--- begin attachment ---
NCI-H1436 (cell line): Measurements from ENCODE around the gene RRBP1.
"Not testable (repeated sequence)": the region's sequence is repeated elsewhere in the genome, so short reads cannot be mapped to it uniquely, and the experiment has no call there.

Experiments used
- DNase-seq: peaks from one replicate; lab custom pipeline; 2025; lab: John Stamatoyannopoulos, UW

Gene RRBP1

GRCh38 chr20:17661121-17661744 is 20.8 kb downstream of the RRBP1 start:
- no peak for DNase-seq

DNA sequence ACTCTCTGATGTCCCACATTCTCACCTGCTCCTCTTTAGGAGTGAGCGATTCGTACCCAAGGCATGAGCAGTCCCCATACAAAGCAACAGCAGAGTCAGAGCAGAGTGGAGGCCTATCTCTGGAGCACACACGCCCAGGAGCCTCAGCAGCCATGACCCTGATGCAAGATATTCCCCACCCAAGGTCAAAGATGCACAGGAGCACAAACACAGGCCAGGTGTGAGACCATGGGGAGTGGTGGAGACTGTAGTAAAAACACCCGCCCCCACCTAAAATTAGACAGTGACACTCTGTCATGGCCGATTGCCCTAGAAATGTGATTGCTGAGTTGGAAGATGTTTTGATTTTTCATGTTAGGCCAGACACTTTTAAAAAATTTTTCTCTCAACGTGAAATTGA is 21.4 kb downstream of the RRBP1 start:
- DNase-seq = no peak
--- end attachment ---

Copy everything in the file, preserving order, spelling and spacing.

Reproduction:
NCI-H1436 (cell line): Measurements from ENCODE around the gene RRBP1.
"Not testable (repeated sequence)": the region's sequence is repeated elsewhere in the genome, so short reads cannot be mapped to it uniquely, and the experiment has no call there.

Experiments used
- DNase-seq: peaks from one replicate; lab custom pipeline; 2025; lab: John Stamatoyannopoulos, UW

Gene RRBP1

GRCh38 chr20:17661121-17661744 is 20.8 kb downstream of the RRBP1 start:
- no peak for DNase-seq

DNA sequence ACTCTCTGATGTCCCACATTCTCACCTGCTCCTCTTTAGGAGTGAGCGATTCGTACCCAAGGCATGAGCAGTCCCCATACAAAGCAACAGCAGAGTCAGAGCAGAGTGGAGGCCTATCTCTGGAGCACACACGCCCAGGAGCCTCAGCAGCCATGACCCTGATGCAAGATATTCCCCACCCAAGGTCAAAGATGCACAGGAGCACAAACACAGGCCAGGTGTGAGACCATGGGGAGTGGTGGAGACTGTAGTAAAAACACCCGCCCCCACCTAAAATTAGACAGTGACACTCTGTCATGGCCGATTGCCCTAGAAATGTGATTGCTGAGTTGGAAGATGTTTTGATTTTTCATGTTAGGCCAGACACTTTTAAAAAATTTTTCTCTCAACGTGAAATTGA is 21.4 kb downstream of the RRBP1 start:
- DNase-seq = no peak